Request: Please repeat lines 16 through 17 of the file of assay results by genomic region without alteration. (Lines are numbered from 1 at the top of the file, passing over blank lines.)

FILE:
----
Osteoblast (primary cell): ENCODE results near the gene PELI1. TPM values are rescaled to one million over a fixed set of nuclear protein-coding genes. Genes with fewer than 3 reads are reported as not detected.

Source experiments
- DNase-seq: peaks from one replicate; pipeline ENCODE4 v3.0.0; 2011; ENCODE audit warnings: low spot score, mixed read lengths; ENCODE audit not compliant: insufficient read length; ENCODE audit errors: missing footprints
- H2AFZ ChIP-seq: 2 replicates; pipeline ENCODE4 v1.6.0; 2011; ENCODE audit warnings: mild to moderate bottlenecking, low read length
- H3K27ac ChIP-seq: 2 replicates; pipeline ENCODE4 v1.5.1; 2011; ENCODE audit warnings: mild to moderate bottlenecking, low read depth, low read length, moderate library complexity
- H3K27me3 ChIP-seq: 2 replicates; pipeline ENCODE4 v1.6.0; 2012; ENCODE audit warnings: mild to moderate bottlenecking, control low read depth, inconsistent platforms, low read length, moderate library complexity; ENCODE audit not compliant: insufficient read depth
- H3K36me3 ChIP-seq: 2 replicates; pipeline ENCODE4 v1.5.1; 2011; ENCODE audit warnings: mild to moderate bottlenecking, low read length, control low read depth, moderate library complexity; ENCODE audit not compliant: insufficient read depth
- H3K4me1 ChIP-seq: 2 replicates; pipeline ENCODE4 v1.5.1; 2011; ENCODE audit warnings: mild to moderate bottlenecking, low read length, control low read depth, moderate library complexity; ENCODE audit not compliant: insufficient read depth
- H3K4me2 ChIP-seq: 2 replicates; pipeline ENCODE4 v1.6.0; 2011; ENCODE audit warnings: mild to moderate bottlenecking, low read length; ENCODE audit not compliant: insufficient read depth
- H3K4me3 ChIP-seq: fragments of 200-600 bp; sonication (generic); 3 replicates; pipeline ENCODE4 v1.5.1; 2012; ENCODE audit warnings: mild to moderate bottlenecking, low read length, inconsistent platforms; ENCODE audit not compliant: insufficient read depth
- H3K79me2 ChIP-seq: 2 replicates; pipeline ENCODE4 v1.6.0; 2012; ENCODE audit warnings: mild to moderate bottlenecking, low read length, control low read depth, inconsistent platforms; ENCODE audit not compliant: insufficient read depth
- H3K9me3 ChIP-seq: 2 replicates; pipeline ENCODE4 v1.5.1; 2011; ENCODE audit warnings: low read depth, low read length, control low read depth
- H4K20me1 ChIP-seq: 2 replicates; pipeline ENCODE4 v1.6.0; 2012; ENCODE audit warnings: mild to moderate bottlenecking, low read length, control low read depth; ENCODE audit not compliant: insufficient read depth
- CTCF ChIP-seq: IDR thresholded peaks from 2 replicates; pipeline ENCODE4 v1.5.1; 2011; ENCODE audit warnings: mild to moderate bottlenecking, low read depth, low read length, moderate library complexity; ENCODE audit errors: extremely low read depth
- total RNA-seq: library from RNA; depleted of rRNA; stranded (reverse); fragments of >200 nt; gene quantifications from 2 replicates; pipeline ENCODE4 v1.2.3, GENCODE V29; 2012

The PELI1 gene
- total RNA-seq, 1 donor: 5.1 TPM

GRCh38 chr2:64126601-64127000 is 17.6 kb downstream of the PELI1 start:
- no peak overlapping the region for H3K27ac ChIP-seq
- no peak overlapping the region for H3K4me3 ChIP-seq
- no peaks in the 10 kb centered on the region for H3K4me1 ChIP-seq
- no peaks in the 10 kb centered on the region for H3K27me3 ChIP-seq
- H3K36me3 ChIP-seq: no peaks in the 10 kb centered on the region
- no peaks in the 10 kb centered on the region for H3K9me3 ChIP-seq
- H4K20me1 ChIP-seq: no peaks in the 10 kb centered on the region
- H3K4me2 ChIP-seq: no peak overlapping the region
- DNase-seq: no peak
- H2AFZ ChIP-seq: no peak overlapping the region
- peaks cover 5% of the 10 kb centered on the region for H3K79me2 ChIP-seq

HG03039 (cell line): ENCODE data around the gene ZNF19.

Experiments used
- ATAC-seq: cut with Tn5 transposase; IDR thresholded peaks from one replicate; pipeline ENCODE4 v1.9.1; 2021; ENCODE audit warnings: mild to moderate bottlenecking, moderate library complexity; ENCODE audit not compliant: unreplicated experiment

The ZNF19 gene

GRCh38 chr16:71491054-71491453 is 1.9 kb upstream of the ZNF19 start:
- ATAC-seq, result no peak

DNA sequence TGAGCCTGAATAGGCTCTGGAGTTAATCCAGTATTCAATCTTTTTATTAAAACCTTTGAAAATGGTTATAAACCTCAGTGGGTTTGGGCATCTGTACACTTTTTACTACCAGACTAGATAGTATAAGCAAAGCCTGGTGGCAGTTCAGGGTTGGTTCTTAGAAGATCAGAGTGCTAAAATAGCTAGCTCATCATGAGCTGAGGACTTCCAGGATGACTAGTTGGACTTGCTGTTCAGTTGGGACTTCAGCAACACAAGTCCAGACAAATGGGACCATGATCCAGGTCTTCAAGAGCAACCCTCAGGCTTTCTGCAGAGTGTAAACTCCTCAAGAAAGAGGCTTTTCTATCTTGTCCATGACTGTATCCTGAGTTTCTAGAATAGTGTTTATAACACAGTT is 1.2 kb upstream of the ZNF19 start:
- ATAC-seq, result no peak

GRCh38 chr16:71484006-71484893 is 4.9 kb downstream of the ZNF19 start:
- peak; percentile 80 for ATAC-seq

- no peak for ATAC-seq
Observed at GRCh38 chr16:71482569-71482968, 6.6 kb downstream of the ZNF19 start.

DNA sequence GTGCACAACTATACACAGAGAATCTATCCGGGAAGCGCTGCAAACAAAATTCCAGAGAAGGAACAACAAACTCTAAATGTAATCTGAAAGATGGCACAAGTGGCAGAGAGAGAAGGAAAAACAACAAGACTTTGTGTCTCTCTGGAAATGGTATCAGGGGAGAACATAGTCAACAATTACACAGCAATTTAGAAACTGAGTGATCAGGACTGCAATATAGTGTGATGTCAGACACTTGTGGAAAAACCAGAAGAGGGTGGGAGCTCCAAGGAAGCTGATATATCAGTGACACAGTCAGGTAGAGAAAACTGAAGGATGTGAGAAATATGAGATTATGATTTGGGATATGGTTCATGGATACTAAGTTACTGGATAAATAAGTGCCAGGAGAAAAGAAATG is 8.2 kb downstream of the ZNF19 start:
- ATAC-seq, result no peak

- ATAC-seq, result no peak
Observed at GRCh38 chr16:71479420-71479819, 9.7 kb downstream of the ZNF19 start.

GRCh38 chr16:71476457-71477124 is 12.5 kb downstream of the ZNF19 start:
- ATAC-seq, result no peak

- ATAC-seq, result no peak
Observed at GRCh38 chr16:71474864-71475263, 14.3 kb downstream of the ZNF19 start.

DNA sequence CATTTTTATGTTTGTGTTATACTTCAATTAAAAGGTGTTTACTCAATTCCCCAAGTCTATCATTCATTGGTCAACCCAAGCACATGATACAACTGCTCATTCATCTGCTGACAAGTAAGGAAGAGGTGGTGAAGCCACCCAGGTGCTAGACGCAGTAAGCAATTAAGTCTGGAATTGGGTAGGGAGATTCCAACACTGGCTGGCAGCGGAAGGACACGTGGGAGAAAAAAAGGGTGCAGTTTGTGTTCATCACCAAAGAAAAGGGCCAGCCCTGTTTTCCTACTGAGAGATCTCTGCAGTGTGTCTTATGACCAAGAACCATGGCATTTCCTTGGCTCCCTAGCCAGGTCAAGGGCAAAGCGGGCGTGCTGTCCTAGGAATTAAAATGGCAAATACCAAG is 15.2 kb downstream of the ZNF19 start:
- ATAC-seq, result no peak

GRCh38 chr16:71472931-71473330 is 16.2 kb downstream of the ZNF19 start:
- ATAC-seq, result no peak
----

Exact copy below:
The PELI1 gene
- total RNA-seq, 1 donor: 5.1 TPM